Okay, everybody. Settle down, please. Let's continue our survey of poop-scooping bags. Today we will consider the ubiquitous newspaper bag.
Every day, thousands of these babies show up in driveways all around the city, even when it is not raining. I think that they are the perfect size for poop pick-up—although my neighbor who has big hands and a giant Labrador says that only the Sunday newspaper bags will work for him. The newspaper bags are deep enough so that you can tie up the bags nicely and have a decent sized knot to hang on to while walking.
Pluses: Free with every newspaper. You are reusing a bag that really was conceived for a one-time use. The bags are deep, and they fold flat, so no bulky pockets.
Drawbacks: Holes, as always, especially when the newspaper guy or gal stuffs a Sunday paper in a weekday-sized bag. Also, most of these bags are clear and revealing—not for the squeamish. (Squeamish? Dog owners can't afford to be squeamish.) Again, not biodegradable.
The New York Times bag, a subset of the newspaper bag. A personal favorite.
Pluses: It is a pretty blue. It provides privacy. It announces to the world that you are an intelligent reader and probably an ace at crosswords (I wish; I can only do Mondays, Tuesdays if I cheat.) It glides neatly through a belt loop for easy carrying.
Minuses: The paper that comes inside it costs about three times as much as the ones that come in the clear bags. And—you know it—holes from when the newspaper guy or gal hurls your highfalutin' blue bag into the shrubbery. "Let's see how much you really want to read all the news that's fit to print."
The produce bag. Is this bag facing extinction? At the market where I buy my veggies, shoppers have the privilege of weighing their own stuff and printing out price stickers. Many folks I know don't bag their produce; they just throw half a dozen apples onto the conveyor belt and hand the cashier the stickers. Other stores, like the Wheatsville Co-op, provide paper sacks for produce instead of plastic. In any event, these bags have the same issues as newspaper sacks.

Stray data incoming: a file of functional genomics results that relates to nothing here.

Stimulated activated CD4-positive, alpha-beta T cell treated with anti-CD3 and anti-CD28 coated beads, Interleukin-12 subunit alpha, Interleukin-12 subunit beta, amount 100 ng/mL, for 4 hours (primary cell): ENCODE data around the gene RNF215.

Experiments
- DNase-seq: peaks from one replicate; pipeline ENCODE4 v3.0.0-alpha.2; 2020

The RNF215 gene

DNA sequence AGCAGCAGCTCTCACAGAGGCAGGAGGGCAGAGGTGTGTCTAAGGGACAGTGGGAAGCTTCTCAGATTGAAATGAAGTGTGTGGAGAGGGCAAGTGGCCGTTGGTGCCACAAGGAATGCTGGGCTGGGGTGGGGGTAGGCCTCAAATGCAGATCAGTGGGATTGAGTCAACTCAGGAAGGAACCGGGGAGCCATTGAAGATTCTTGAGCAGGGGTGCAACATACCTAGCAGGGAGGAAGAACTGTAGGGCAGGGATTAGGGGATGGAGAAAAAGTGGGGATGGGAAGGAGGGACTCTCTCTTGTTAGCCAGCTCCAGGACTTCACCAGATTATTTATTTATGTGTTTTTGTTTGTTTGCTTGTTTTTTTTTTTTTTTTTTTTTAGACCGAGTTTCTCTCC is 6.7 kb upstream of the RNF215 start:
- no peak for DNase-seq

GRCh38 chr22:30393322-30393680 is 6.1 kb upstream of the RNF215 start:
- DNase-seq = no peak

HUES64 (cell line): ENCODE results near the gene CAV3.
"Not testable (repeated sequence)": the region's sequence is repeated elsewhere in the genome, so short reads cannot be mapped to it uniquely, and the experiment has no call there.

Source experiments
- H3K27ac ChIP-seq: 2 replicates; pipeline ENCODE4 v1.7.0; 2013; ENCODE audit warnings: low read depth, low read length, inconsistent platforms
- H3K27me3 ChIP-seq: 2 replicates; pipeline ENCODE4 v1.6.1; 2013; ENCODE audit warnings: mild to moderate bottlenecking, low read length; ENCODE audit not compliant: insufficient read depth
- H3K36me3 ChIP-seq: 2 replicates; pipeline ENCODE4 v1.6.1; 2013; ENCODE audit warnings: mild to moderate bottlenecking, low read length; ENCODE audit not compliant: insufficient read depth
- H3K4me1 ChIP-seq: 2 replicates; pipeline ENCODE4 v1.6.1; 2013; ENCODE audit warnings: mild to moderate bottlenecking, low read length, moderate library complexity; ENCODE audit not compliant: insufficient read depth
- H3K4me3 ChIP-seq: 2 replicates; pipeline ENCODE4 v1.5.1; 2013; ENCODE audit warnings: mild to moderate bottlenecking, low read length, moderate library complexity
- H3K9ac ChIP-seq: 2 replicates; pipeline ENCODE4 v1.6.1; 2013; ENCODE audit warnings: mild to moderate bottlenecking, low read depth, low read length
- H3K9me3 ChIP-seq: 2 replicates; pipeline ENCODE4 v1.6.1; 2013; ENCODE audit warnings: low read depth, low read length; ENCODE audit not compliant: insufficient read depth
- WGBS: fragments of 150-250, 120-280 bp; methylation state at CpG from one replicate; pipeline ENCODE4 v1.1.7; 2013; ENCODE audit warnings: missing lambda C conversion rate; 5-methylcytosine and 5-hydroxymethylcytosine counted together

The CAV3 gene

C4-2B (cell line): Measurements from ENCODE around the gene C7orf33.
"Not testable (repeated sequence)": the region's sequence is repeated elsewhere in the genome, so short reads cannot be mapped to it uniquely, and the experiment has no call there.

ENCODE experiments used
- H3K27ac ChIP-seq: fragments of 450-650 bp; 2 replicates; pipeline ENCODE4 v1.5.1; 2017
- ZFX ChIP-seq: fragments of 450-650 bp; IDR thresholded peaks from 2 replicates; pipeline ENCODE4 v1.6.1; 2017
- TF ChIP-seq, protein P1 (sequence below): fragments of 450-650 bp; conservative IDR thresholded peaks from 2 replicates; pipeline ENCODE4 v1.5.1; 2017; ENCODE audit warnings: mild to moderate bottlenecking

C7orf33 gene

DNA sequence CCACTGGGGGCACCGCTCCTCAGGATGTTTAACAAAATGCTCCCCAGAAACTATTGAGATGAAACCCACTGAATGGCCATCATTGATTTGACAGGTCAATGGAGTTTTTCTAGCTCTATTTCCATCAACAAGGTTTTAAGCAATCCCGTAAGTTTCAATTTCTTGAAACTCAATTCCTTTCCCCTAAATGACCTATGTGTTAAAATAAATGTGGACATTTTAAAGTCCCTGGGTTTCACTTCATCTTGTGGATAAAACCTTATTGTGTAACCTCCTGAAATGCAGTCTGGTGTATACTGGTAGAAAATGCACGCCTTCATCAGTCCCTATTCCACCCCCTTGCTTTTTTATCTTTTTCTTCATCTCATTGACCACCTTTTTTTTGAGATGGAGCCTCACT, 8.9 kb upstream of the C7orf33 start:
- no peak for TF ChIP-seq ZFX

Pluses: Roomy, and free with purchase. Rarely have holes unless you have purchased some particularly pointy carrots or a pineapple.
Drawbacks: Not opaque (although the ones from Randalls and HEB are somewhat filmy). Somewhat bulky when stored. Alas, not biodegradable.
So whatever your choice, please keep in mind that others at the Park may need some prodding. You can help by bringing your extra bags to the Dog Park. A thoughtful person (not moi, but thanks for asking) tacked a plastic bin to the telephone pole in the north parking lot for the purpose of holding bags. Just tuck your bags in there and then feel free to yell at people who don't pick up after their dogs.
Note: I would like to thank several friends at Dog Park who supply me and my dog family with plenty o' free bags. Thank you for reading newspapers and eating vegetables and sharing the spoils with Roma and Muzzy. You are good people.
Coda: A pet peeve.
People who scoop the poop and then leave the bags lying on the ground. Here's an example. In this case, the dumpster is about thirty feet away. Yet many of us regular Parkers have seen neatly tied bags strewn all about the Park. Who is supposed to pick these up? The Park Ranger? Security? The janitor? ("Wet clean-up in aisle 3, under the 'No Dumping'sign!") Kudos to all those who, in frustration, have picked up bags left behind.